The Conveniences of Home: Campus Kitchens and Laundry Rooms
- By Christine Beitenhaus
- August 1st, 2009
Most schools are offering laundry facilities in their student housing, and kitchens of some form are becoming more popular. According to Mike Calderaro, vice president of the Academic Division of Intirion Corporation, a wholly owned manufacturing of Mac Gray services, “Laundry rooms are a requirement and kitchens are still sort of an option. They’re becoming more popular in the private school sector than the public.” Calderaro cited College Planning & Management’s 2009 College Housing Report, where 100 percent of public universities reporting had laundry rooms but only 74 percent had kitchens.
The reason for this difference in what’s offered? Calderaro attributes it to the number of appliances needed. “I think the simplicity of the laundry rooms, in that you only need two appliances to make it 100-percent effective — you need a washer and a dryer — is one of the reasons why its such a requirement. In the kitchen arena, there’s a multitude of appliances that can be instrumental in its success.” Schools offering kitchens often include a sink, countertop, and fridge. Garbage disposals, cook tops, and stoves are generally left out due to safety reasons.
Where Are They?
Many schools are opting for centrally located laundry and kitchen facilities in residence halls. “The biggest advantage is that those schools that have a central kitchen, not only does it provide the students with the ability to heat food and feed themselves, but then it becomes a community. The kitchen table is a gathering area for conversation, social networking, building relationships, and getting to know your friends,” explained Calderaro. “It’s a springboard not just for eating, but for improving your social life.”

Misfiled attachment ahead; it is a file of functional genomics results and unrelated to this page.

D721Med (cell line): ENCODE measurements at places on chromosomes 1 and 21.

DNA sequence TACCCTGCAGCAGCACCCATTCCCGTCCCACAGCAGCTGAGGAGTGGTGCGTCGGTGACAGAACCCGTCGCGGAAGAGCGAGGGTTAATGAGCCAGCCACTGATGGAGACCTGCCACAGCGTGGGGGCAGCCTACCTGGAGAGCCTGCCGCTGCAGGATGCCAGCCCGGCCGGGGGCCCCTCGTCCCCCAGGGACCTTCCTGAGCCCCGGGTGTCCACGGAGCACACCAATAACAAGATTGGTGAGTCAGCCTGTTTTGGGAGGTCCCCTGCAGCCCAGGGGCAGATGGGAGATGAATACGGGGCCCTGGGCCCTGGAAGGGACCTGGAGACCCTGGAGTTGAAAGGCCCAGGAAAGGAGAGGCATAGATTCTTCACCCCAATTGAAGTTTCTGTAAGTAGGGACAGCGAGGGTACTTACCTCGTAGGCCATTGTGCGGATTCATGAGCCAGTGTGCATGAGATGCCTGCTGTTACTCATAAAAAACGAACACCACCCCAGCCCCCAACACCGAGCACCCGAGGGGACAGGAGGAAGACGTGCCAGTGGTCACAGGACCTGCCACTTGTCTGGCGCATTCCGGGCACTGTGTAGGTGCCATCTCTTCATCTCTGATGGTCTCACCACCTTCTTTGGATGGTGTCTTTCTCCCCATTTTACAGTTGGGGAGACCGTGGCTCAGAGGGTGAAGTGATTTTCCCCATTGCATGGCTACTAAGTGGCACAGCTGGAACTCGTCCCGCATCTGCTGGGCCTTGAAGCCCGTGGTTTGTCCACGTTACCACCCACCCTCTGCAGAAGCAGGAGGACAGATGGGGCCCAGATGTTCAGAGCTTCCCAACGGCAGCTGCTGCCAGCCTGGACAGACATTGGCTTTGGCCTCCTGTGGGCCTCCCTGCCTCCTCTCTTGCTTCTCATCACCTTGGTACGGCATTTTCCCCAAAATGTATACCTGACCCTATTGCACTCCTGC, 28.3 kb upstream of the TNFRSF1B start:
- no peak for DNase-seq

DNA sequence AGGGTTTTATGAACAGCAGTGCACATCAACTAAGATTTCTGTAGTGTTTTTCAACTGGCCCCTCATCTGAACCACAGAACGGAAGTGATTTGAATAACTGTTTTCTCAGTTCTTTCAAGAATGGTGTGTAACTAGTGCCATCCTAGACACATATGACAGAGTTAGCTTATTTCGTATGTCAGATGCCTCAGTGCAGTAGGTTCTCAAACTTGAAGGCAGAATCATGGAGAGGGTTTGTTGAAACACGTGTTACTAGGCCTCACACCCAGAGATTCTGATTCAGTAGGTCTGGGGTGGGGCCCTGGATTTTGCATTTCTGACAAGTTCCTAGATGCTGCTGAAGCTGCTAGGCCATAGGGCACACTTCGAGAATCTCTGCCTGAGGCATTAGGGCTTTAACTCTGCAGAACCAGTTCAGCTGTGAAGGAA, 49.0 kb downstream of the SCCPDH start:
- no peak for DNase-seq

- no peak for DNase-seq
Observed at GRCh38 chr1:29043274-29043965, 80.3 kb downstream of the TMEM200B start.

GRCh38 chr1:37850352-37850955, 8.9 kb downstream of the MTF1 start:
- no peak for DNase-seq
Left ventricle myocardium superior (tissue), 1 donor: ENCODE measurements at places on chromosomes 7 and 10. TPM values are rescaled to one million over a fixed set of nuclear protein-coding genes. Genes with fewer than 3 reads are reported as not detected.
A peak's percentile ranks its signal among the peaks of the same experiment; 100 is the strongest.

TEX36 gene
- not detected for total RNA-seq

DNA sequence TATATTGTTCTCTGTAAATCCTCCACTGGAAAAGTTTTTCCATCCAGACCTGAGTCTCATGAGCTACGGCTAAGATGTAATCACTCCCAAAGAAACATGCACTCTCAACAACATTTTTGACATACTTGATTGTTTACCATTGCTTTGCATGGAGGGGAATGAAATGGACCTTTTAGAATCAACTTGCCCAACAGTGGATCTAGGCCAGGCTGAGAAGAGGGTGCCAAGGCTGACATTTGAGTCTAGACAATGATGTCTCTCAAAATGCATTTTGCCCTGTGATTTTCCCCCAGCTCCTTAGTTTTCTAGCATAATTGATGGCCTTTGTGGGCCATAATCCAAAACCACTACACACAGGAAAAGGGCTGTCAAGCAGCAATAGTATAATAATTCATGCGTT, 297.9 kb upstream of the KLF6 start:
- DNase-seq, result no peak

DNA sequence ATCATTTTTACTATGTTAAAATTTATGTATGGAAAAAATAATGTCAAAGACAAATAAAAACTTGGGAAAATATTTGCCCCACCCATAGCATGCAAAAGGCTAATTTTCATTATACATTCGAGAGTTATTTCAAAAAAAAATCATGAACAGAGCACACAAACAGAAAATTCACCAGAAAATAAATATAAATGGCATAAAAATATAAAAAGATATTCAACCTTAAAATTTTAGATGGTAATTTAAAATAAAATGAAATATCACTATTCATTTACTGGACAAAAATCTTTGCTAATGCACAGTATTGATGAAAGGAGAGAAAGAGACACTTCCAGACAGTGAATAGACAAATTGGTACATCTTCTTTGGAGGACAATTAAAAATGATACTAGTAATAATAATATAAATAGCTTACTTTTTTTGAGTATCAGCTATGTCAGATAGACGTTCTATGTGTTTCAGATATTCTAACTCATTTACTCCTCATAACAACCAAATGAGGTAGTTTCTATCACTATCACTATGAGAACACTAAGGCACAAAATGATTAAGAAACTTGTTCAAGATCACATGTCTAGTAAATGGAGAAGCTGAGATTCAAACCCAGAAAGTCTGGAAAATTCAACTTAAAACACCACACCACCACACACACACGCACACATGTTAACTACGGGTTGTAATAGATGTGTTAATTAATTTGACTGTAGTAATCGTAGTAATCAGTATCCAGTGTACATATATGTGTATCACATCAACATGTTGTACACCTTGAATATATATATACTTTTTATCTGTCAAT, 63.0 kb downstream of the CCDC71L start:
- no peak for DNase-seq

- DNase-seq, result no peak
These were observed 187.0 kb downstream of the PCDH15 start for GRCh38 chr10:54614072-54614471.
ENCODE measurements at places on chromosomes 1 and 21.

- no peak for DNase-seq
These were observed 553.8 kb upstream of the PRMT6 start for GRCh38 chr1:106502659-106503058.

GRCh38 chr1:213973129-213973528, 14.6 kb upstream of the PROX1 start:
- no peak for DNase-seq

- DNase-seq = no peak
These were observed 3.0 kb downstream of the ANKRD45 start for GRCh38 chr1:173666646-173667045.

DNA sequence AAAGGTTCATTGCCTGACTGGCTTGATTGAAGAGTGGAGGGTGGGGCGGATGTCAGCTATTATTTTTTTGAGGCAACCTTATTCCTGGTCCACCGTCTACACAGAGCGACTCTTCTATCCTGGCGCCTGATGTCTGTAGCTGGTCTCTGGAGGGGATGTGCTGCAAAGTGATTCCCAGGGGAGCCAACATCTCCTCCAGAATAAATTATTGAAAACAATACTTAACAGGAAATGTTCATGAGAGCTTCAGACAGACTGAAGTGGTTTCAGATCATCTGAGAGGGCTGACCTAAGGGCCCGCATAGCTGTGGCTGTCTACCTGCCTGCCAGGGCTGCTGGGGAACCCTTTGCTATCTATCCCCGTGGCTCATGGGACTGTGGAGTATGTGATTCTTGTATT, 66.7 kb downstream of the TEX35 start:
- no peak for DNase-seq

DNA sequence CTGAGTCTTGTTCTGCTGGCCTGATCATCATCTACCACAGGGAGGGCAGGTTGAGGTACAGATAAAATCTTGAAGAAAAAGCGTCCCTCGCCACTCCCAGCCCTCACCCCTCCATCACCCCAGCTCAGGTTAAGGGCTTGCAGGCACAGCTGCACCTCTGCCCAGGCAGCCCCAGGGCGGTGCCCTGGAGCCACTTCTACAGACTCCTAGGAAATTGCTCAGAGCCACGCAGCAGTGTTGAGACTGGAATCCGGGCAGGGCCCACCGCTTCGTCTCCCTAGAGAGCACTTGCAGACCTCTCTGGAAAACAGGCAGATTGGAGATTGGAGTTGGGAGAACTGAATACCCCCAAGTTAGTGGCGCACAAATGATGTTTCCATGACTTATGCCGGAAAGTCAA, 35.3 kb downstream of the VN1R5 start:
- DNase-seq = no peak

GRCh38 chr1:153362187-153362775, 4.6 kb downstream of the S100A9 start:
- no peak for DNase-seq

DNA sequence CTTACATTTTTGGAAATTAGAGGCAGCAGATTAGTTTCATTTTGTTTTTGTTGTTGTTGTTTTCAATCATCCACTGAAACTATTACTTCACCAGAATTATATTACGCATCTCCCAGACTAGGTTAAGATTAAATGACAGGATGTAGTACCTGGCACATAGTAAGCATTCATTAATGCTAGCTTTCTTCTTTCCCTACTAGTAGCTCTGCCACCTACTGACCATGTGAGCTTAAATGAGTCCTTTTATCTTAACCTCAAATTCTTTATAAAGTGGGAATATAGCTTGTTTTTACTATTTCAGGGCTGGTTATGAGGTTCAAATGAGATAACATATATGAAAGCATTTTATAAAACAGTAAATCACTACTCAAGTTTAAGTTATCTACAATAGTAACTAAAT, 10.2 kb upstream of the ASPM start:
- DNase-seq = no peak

According to Randy Karn, national sales manager for Maytag and Whirlpool Commercial Laundry, schools and suppliers find centrally located laundry facilities more efficient. “The more spread out the machines are, the less usage they’re going to get. Therefore, whoever is supplying the machines or the university is not going to get as much income or efficiency out of the product from water and electrical use, etc.” Students, he joked, would probably like their washer and dryer next to their beds.
As new facilities are built, laundry rooms are moving closer to students. “Not necessarily in their rooms by their beds,” Karn explained, “but trying to get closer to floor-by-floor. The disadvantage is that the machines don’t get as much usage, so there isn’t as much efficiency, and it’s more cost to the university.” Ideally central laundry rooms are the best for everybody, but to cater more to students, the trend is floor-by-floor placement.
Kitchens in residence halls aren’t fully equipped like a kitchen at a student’s home. “If you put a stove or an oven or a cook top in a kitchen, you ultimately run the risk of a grease fire because somebody’s going to cook bacon or something on there that’s not appropriate,” Calderaro stated. But, schools are moving towards including larger appliances. “The refrigerator that they were putting in simply that, with a freezer compartment that you had to manually defrost. Now they are moving to a more upscale refrigerator — it’s not going to be stainless — but its going to have a large capacity.” The more upscale refrigerator options are often automatically defrosted and have racks instead of shelves (when something spills, it won’t necessarily drip throughout the fridge). Microwaves are also larger in capacity.